Bengaluru-based aerospace start-up Team Indus is scouting for funds and sponsors to build a spacecraft with a rover for landing and exploring the lunar surface.
"The total budget of the moon mission is about Rs 450 crore, out of which we have raised more than half (Rs 225 crore) and have spent. We're trying to accumulate the rest through sponsors and others interested in this mission," Team Indus Fleet Commander Rahul Narayan told reporters here on Thursday.
The firm aims to launch its spacecraft in three to six months in an attempt to win the "Google Lunar XPRIZE", a competition to challenge and inspire engineers and entrepreneurs from around the world to develop low-cost methods of robotic space exploration.
The state-run Indian Space Research Organisation (ISRO) will fly 600kg Team Indus spacecraft (robot) on its PSLV (Polar Satellite Launch Vehicle) from its Sriharikota spaceport in Andhra Pradesh, about 80 km northeast of Chennai.
Team Indus is the only Indian team among the five finalists competing for the $30 million Google Lunar XPRIZE.
This will be the first time ISRO has given a dedicated PSLV to any private entity. The deadline for the completion of the lunar mission set by Google Lunar XPRIZE is March 31, 2018.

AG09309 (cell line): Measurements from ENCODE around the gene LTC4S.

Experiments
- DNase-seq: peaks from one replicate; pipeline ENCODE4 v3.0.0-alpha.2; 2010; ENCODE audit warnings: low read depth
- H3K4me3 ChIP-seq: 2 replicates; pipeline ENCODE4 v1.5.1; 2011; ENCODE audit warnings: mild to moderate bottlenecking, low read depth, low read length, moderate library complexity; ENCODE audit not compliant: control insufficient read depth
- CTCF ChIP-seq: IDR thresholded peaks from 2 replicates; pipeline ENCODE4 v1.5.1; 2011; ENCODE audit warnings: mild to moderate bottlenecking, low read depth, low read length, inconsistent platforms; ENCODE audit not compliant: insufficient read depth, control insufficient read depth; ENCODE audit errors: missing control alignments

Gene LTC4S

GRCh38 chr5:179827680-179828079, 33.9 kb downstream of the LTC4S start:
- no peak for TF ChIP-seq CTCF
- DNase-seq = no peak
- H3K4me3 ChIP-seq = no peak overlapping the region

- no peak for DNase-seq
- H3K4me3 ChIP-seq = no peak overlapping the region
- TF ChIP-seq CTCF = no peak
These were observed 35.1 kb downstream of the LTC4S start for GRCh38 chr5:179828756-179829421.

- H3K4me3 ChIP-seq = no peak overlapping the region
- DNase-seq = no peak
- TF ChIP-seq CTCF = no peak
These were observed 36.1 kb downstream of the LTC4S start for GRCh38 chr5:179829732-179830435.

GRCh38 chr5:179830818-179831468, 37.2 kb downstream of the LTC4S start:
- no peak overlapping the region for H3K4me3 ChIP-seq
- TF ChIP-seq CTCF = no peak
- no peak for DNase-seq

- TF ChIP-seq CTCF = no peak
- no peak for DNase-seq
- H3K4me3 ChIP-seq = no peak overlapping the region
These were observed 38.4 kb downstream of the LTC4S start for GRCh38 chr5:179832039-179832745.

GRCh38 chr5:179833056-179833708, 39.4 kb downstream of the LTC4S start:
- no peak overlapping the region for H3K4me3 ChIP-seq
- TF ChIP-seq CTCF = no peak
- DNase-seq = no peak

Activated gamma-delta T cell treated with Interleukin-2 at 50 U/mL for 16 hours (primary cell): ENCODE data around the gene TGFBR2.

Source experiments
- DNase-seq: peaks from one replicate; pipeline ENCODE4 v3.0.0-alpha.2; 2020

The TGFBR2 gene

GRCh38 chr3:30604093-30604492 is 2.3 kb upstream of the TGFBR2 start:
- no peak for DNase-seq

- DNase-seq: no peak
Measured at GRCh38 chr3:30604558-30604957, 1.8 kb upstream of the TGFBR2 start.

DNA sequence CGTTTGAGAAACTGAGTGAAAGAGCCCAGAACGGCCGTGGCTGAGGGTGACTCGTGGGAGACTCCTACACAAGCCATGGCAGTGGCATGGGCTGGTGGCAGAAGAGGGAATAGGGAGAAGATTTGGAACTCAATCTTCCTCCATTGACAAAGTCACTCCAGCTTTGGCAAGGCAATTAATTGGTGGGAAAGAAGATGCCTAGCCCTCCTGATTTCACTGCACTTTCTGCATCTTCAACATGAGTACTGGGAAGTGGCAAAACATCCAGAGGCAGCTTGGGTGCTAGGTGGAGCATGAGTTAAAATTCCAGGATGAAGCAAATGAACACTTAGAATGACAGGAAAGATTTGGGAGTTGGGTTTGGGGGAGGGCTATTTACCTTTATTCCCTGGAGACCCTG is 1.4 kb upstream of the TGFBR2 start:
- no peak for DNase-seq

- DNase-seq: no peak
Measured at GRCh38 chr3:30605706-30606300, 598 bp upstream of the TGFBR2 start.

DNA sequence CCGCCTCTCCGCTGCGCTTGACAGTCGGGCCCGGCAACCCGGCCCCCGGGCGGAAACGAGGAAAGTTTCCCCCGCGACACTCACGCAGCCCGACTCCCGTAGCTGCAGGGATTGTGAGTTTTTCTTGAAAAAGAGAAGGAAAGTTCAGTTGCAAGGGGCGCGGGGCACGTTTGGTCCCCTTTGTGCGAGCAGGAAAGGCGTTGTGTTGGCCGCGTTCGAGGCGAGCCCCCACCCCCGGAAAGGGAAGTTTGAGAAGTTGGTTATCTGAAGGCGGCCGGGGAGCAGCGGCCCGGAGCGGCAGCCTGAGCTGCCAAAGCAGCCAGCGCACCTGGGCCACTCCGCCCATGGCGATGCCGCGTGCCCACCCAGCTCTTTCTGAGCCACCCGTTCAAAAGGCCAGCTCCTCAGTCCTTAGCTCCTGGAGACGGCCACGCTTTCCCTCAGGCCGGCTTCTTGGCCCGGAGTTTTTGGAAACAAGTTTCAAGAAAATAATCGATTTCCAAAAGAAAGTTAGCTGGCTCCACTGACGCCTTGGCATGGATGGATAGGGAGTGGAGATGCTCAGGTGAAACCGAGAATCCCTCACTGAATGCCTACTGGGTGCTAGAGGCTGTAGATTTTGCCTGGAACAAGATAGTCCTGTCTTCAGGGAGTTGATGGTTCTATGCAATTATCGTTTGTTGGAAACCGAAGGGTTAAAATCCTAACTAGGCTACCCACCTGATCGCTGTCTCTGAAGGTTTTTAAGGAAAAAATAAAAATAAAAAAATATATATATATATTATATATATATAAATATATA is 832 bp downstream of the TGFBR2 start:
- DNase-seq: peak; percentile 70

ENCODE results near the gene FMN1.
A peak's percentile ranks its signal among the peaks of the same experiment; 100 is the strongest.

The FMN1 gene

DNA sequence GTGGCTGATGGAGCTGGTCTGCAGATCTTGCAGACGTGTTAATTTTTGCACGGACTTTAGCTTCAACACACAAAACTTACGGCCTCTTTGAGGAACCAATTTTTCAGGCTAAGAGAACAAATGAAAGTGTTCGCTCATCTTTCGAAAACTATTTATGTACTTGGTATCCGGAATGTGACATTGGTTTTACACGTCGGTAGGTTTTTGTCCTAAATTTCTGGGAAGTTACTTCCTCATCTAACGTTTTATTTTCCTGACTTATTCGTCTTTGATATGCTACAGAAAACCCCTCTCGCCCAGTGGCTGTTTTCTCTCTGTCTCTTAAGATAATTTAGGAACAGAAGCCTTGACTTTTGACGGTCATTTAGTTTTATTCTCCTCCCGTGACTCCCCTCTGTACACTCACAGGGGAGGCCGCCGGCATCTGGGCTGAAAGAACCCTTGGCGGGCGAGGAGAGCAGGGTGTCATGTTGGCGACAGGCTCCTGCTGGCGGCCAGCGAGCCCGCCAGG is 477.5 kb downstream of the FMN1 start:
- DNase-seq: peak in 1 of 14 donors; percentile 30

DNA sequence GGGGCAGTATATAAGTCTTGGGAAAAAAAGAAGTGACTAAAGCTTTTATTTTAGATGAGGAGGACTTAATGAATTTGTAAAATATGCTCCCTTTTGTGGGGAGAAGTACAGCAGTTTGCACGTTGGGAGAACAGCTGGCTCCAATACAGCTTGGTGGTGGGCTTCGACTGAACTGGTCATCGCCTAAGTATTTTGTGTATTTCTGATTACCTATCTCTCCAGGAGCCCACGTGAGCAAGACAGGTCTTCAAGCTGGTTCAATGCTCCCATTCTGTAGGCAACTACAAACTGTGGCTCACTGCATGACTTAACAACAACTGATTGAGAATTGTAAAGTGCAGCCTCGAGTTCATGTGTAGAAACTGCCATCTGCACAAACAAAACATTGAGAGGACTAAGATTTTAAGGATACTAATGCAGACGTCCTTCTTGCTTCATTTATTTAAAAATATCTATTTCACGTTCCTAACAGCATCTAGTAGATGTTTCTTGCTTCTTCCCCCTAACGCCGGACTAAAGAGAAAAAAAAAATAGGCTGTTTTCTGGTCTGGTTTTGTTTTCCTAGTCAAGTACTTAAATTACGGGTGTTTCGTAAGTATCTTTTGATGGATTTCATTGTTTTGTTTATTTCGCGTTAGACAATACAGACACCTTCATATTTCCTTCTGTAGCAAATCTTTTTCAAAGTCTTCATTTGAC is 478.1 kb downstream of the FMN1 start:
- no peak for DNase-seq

The firm already has the backing of software giant Infosys' non-Executive Chairman Nandan Nilekani and Tata Group Chairman Ratan Tata among others and is mulling crowdfunding (raising money from large number of individuals putting in small amounts) to fund the mission.
"We are in talks with several people who have expressed their interest in the project and are hopeful of completing the mission," Narayan said.
As the Google Lunar XPRIZE judging panel were in the city on a five-day review of Team Indus' moon mission plan, the chairman of the panel, Professor Alan Wells, said the team was in the "right trajectory to make history".
"We took a detailed look at the mission plan and the methodologies being employed to gauge the progress of the lunar mission. We have come away from this rigorous exercise impressed by the readiness of Team Indus. They are clearly on the right trajectory to make history," Wells said.
To win the prize, privately-funded teams must land their spacecraft on the surface of the Moon, travel 500 metres, and broadcast high definition video and data back to Earth.
Team Indus had signed a contract last year to carry a 4kg rover developed by Hakuto, the Japanese team that had also qualified for the finals of the competition.
The Indian firm is competing against SpaceIL (Israel), Moon Express (US), Synergy Moon (international) and Hakuto (Japan) in the competition.
The Bengaluru-based firm has over 100 engineers and 20 former ISRO scientists working on the spacecraft's design and technology.